Scroll down to read this post.


Please consider supporting my work here at Behind The Black by giving either a one-time contribution or a regular subscription, in any one of the following ways:


1. Zelle: This is the only internet method that charges no fees. All you have to do is use the Zelle link at your internet bank and give my name and email address (zimmerman at nasw dot org). What you donate is what I get.


2. Donate through Gabpay, using my email address zimmerman @ nasw dot org.

3. Patreon: Go to my website there and pick one of five monthly subscription amounts, or by making a one-time donation.

4. A Paypal Donation:

4. A Paypal subscription:

5. Donate by check, payable to Robert Zimmerman and mailed to
Behind The Black
c/o Robert Zimmerman
P.O.Box 1262
Cortaro, AZ 85652

NASA awards contracts to six companies for its future orbital communications

Capitalism in space: NASA has awarded development contracts to six different companies to test the technology for providing the agency orbital communications for its manned missions, replacing the NASA-built TDRS satellite constellation.

In addition to SpaceX and Project Kuiper, the contractors include U.S.-based ventures representing Inmarsat, SES, Telesat and Viasat. Each venture will be required to complete technology development and in-space demonstrations by 2025 to prove that its system can deliver robust, reliable and cost-effective services — including the ability for new high-rate and high-capacity two-way links.

NASA would follow up by negotiating long-term contracts with multiple vendors to acquire services for near-Earth operations by 2030, while phasing out satellite communications systems owned and operated by the space agency.

Because NASA’s own station will likely be gone when these new in-space communications constellations become operational, their likely customers will not be NASA but the private space stations now under development. NASA is thus accepting responsibility for paying the cost for getting this communications need developed, for all the private companies. While the private space stations should eventually pay for using and building these constellations, it makes sense for NASA to get this started. No one company could likely afford or even be willing to pay the entire cost, and getting them all to work out an arrangement now would be difficult. NASA in turn can get it done now, and then later negotiate contracts with the private stations to pay for its construction and use.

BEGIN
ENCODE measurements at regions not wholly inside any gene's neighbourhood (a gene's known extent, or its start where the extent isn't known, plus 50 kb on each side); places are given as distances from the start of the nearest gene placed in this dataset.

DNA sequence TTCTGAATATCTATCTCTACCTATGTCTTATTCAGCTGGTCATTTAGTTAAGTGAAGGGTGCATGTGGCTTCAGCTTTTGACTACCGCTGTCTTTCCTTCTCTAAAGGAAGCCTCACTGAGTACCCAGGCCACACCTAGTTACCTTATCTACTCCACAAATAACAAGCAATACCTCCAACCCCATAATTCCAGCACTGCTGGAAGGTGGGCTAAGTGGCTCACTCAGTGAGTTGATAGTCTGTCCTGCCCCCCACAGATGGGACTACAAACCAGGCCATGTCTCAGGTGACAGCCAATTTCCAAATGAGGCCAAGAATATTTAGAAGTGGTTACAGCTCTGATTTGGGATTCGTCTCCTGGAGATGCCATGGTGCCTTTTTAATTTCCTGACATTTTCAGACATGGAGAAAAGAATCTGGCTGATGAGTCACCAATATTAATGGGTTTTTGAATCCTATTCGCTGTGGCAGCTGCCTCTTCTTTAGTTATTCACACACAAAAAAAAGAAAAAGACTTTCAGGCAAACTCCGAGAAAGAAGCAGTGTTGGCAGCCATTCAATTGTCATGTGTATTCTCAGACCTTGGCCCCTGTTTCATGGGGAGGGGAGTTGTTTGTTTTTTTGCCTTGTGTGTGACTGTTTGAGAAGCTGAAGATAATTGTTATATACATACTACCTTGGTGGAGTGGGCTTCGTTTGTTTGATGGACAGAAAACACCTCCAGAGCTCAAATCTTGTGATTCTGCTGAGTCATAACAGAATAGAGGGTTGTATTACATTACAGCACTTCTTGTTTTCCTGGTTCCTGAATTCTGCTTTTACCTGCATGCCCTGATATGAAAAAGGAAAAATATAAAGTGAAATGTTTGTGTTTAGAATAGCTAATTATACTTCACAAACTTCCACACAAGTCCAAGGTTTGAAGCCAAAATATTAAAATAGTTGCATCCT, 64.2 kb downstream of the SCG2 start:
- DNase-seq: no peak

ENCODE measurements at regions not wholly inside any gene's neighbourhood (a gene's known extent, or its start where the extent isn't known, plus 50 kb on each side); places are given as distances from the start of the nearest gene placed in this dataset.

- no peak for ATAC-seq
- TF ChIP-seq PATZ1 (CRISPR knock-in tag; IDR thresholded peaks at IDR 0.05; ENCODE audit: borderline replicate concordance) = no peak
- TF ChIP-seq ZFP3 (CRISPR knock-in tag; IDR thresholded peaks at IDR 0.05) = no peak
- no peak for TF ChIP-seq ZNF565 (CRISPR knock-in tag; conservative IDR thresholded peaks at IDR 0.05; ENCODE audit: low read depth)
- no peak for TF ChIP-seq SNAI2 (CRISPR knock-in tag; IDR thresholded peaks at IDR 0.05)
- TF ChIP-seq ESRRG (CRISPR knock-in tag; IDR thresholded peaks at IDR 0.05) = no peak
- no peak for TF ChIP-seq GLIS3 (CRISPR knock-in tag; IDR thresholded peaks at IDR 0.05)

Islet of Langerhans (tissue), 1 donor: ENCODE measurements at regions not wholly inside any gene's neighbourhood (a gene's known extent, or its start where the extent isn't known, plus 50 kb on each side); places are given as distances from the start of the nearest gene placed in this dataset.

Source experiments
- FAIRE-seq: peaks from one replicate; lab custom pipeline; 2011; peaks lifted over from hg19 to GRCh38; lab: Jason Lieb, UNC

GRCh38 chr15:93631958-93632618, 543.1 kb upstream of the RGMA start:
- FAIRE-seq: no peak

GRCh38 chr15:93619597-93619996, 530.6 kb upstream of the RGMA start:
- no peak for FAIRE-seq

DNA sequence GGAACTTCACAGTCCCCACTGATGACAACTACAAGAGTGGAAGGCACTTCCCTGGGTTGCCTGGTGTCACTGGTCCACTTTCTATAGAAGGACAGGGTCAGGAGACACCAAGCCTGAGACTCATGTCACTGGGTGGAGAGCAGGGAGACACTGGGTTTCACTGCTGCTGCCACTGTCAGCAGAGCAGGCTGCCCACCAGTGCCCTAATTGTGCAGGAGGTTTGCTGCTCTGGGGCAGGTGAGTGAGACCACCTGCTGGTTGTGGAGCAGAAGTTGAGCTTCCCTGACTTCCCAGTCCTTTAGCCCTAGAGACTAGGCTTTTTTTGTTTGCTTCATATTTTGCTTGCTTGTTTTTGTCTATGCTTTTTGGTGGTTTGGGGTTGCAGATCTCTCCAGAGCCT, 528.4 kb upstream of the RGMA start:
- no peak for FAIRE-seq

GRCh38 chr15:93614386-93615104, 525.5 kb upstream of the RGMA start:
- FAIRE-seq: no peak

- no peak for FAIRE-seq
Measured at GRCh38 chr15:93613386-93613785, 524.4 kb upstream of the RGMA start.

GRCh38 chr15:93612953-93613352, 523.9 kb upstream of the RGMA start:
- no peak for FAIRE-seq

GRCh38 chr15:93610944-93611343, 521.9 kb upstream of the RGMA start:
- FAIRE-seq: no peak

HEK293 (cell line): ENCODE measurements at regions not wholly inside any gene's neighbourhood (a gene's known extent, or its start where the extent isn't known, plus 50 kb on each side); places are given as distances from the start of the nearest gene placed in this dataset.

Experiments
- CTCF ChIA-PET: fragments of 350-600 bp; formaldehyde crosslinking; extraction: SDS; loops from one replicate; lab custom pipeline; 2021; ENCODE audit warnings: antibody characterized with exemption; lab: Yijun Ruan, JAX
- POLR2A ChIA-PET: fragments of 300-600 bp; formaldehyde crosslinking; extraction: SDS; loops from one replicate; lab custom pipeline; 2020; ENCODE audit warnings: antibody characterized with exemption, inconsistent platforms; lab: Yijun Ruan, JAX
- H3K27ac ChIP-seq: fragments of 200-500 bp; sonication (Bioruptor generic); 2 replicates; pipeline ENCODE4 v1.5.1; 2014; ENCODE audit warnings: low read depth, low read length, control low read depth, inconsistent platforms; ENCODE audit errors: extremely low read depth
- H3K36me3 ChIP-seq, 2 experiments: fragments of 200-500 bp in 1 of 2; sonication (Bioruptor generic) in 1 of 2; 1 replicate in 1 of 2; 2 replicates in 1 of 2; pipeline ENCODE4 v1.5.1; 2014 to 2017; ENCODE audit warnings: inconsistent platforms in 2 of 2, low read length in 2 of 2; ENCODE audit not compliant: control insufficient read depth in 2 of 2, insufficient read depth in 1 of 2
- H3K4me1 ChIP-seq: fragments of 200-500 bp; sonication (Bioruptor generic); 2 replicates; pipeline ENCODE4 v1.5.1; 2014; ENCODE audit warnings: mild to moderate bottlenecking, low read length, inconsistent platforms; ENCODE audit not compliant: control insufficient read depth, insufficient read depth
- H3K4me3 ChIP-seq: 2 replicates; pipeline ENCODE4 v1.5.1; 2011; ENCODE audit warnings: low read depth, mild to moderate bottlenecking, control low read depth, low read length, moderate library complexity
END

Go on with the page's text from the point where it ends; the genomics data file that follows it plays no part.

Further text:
Conscious Choice cover

Now available in hardback and paperback as well as ebook!


From the press release: In this ground-breaking new history of early America, historian Robert Zimmerman not only exposes the lie behind The New York Times 1619 Project that falsely claims slavery is central to the history of the United States, he also provides profound lessons about the nature of human societies, lessons important for Americans today as well as for all future settlers on Mars and elsewhere in space.

Conscious Choice: The origins of slavery in America and why it matters today and for our future in outer space, is a riveting page-turning story that documents how slavery slowly became pervasive in the southern British colonies of North America, colonies founded by a people and culture that not only did not allow slavery but in every way were hostile to the practice.  
Conscious Choice does more however. In telling the tragic history of the Virginia colony and the rise of slavery there, Zimmerman lays out the proper path for creating healthy societies in places like the Moon and Mars.